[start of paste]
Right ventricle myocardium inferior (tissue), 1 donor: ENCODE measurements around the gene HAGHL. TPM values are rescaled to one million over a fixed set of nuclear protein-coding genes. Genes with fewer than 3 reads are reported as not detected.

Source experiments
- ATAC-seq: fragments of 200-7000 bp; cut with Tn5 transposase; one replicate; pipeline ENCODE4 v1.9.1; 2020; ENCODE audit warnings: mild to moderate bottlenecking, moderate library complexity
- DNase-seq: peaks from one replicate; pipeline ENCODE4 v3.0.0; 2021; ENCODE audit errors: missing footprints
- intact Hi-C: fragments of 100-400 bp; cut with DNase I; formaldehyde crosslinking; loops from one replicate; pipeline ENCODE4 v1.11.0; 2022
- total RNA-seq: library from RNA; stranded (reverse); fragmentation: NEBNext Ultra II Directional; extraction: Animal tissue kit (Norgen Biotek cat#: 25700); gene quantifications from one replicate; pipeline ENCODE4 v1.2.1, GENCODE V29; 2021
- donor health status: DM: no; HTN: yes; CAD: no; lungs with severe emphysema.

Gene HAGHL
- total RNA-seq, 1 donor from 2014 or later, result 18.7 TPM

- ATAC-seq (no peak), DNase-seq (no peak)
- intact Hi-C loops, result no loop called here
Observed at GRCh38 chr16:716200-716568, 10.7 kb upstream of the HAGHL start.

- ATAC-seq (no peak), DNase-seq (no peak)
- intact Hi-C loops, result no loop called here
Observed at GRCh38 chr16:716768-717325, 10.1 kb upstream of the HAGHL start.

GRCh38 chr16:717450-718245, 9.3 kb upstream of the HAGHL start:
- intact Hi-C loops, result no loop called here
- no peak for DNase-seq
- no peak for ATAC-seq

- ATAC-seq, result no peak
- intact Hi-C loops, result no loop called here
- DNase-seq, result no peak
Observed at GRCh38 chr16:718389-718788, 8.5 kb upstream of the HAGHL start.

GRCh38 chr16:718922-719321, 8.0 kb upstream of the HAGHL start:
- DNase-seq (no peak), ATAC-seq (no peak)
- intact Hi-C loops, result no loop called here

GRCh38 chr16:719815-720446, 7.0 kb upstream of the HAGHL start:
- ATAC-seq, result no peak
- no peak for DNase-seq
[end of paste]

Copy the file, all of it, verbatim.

Right ventricle myocardium inferior (tissue), 1 donor: ENCODE measurements around the gene HAGHL. TPM values are rescaled to one million over a fixed set of nuclear protein-coding genes. Genes with fewer than 3 reads are reported as not detected.

Source experiments
- ATAC-seq: fragments of 200-7000 bp; cut with Tn5 transposase; one replicate; pipeline ENCODE4 v1.9.1; 2020; ENCODE audit warnings: mild to moderate bottlenecking, moderate library complexity
- DNase-seq: peaks from one replicate; pipeline ENCODE4 v3.0.0; 2021; ENCODE audit errors: missing footprints
- intact Hi-C: fragments of 100-400 bp; cut with DNase I; formaldehyde crosslinking; loops from one replicate; pipeline ENCODE4 v1.11.0; 2022
- total RNA-seq: library from RNA; stranded (reverse); fragmentation: NEBNext Ultra II Directional; extraction: Animal tissue kit (Norgen Biotek cat#: 25700); gene quantifications from one replicate; pipeline ENCODE4 v1.2.1, GENCODE V29; 2021
- donor health status: DM: no; HTN: yes; CAD: no; lungs with severe emphysema.

Gene HAGHL
- total RNA-seq, 1 donor from 2014 or later, result 18.7 TPM

- ATAC-seq (no peak), DNase-seq (no peak)
- intact Hi-C loops, result no loop called here
Observed at GRCh38 chr16:716200-716568, 10.7 kb upstream of the HAGHL start.

- ATAC-seq (no peak), DNase-seq (no peak)
- intact Hi-C loops, result no loop called here
Observed at GRCh38 chr16:716768-717325, 10.1 kb upstream of the HAGHL start.

GRCh38 chr16:717450-718245, 9.3 kb upstream of the HAGHL start:
- intact Hi-C loops, result no loop called here
- no peak for DNase-seq
- no peak for ATAC-seq

- ATAC-seq, result no peak
- intact Hi-C loops, result no loop called here
- DNase-seq, result no peak
Observed at GRCh38 chr16:718389-718788, 8.5 kb upstream of the HAGHL start.

GRCh38 chr16:718922-719321, 8.0 kb upstream of the HAGHL start:
- DNase-seq (no peak), ATAC-seq (no peak)
- intact Hi-C loops, result no loop called here

GRCh38 chr16:719815-720446, 7.0 kb upstream of the HAGHL start:
- ATAC-seq, result no peak
- no peak for DNase-seq